Flash flood watch issued for most of DC region overnight

Late storms in the D.C. area brought heavy rain, winds and the risk for flooding. Here’s what you need to know.

The flash flood watch for most of northern Maryland has been extended to include the majority of the D.C. region until 4 a.m. A flash flood warning had been issued for Frederick County, Maryland, before it was cancelled.

StormTeam4 meteorologist Matt Ritter said the humidity Wednesday made for a “steamy” afternoon. A few isolated thunderstorms developed south and east of D.C., and a strong cold front brought the higher chance of thunderstorms for the rest of the listening area.

Throughout Wednesday night, the National Weather service issued severe thunderstorm warnings and watches for the D.C. area, with strong storms possible especially near Interstate 81.

Much of D.C. region will be under a Flash Flood Watch until 4 a.m. Thursday. (Courtesy National Weather Service)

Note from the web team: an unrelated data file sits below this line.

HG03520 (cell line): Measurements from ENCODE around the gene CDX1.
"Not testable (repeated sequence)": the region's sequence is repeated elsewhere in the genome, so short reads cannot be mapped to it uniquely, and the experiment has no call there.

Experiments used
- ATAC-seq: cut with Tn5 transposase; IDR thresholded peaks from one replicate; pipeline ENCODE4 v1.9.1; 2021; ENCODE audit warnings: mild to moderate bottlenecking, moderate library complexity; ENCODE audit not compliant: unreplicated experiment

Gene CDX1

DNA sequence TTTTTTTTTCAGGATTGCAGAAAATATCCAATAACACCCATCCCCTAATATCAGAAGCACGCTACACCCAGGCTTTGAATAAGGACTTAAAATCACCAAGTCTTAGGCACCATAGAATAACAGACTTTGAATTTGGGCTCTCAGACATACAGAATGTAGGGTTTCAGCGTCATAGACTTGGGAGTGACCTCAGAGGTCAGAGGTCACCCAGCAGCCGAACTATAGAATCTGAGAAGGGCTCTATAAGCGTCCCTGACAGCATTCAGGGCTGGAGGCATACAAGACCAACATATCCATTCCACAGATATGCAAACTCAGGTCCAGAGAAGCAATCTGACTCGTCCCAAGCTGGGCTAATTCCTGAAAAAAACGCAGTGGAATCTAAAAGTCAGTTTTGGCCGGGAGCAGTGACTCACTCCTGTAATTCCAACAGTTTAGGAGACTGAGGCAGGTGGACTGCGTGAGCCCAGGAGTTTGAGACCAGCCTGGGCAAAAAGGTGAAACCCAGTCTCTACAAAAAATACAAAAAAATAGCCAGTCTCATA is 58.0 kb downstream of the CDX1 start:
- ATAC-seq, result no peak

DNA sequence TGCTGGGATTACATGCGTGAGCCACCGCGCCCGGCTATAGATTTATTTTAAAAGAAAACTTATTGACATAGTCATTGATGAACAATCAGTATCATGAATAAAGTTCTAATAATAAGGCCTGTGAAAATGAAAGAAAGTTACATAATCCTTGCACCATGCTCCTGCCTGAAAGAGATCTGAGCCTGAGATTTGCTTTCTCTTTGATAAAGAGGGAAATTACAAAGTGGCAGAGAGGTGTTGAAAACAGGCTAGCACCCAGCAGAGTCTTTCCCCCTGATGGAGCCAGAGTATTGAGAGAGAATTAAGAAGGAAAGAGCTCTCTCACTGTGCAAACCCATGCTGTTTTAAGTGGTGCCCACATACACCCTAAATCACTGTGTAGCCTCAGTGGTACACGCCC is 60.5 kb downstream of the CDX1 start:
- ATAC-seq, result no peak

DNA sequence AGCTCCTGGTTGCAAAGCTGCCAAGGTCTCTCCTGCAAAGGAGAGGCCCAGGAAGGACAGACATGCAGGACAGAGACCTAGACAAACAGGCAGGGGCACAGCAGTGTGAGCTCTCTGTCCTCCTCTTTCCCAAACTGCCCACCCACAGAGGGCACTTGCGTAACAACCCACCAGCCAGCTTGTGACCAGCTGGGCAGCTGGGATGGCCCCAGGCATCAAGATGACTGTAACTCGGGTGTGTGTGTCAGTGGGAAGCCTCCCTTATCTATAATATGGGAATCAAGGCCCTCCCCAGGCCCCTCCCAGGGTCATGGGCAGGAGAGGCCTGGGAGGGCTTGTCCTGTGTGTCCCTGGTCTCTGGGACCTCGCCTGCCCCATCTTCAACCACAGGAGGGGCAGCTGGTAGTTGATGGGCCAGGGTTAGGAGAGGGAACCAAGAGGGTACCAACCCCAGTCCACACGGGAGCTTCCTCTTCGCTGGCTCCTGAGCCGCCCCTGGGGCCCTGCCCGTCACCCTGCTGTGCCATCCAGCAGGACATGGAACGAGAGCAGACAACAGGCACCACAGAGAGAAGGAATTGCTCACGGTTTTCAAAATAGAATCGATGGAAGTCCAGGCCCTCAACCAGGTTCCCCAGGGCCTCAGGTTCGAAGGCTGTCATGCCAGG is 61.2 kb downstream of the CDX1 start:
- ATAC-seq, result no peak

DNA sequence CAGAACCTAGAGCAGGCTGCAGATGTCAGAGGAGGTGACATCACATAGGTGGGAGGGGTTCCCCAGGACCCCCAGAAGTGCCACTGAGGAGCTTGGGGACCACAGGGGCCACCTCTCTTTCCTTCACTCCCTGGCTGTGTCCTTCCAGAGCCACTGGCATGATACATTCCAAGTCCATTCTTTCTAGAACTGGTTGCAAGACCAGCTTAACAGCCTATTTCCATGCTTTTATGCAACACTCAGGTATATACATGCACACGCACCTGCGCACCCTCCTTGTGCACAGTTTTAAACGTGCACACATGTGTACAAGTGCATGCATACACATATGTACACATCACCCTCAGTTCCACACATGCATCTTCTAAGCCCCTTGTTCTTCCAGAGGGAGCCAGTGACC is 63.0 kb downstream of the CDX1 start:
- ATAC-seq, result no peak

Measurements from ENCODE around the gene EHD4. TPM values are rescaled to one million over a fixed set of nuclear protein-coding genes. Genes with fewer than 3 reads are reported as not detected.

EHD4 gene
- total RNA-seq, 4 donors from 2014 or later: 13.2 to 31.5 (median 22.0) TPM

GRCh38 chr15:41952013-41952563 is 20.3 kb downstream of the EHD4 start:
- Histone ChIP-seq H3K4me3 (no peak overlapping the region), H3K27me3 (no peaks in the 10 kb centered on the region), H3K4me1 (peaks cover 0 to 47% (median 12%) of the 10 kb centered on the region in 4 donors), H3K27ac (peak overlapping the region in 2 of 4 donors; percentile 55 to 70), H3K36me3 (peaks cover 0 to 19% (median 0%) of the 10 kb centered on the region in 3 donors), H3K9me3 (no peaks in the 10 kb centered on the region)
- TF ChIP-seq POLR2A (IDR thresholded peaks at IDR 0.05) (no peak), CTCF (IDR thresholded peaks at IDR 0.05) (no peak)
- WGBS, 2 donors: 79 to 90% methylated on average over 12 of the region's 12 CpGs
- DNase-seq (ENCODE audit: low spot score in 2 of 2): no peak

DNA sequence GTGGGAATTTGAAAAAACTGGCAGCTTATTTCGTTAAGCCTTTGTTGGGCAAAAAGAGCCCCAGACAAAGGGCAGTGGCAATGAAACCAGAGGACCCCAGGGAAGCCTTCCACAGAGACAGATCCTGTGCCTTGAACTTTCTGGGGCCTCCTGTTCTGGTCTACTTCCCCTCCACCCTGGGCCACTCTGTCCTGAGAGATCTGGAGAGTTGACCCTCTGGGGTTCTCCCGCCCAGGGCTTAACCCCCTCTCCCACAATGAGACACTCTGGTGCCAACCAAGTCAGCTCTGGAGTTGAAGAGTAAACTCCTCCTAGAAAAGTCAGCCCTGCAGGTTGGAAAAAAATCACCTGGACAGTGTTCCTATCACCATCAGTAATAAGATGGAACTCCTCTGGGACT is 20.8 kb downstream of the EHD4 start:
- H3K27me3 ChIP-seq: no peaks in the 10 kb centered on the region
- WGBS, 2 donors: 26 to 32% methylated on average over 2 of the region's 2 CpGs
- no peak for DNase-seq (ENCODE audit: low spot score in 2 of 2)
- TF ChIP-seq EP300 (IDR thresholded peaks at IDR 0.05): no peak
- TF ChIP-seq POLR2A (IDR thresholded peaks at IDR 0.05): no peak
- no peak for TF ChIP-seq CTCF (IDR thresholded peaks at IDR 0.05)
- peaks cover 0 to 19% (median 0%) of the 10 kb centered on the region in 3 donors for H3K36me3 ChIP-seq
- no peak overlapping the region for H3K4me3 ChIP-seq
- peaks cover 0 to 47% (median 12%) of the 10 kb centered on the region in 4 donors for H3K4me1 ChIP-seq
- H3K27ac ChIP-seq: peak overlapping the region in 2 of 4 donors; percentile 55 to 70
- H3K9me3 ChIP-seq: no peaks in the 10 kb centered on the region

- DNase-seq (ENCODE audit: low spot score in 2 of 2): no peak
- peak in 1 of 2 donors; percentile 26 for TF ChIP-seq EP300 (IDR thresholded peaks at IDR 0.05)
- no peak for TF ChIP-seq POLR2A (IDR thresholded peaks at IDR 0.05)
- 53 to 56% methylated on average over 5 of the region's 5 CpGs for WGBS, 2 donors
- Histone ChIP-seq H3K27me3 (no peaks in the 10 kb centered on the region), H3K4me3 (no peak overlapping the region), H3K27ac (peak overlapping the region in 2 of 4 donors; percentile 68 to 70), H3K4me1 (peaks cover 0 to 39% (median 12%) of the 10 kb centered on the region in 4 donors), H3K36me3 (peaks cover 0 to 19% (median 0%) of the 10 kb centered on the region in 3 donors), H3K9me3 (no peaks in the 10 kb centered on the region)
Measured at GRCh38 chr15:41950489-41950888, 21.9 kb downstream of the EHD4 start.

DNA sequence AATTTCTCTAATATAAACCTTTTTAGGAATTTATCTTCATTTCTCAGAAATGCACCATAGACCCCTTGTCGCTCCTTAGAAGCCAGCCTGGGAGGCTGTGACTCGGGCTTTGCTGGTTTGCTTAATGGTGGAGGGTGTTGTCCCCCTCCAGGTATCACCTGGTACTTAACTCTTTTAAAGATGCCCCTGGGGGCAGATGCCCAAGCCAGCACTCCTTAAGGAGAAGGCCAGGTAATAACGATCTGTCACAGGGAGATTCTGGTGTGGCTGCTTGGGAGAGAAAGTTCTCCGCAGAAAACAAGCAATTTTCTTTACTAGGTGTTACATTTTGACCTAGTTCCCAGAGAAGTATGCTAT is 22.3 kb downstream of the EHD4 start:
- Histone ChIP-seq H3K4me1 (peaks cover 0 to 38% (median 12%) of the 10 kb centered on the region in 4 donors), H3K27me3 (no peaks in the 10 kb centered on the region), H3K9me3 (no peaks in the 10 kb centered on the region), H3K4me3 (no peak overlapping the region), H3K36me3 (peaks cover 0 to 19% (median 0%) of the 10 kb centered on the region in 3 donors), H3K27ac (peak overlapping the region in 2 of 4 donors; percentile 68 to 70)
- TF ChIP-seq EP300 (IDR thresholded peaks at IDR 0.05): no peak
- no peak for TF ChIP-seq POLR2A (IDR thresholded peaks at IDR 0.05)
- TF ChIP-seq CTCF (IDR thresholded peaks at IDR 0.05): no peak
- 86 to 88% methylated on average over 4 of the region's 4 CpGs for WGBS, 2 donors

“Some of the storms could have some downpours, some hail, and some gusty winds,” Ritter said. “If not for the front coming in during the late evening and nighttime hours after peak heating, the threat for severe weather would be even higher than it is.”

After midnight, the intensity of the storms starts to die down and break up into scattered showers. They’ll mostly end during the Thursday morning rush, and the area is expected to dry out by Thursday afternoon.

Temperatures will be in the mid- to upper 70s for daytime highs on Thursday with lower humidity.

Friday through the weekend will bring plenty of sunshine and low humidity.


Forecast:

Wednesday night: Storms tapering to scattered showers overnight. Lows in the mid 60s to near 70 degrees.

Thursday: Cloudy in the morning with some leftover scattered showers. Becoming breezy with partial clearing through the afternoon. Very warm but becoming less humid during the day. Highs in the upper 70s to mid 80s.

Friday: Sunny and nice. Temperatures around 80.

Saturday: Sunny and comfortable. Lows in the 80s.


Current conditions:

WTOP’s Abigail Constantino contributed to this report. 

Valerie Bonk

Valerie Bonk started working at WTOP in 2016 and has lived in Howard County, Maryland, her entire life. She's thrilled to be a reporter for WTOP telling stories on air. She works as both a television and radio reporter in the Maryland and D.C. areas. 

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Local News | Weather News

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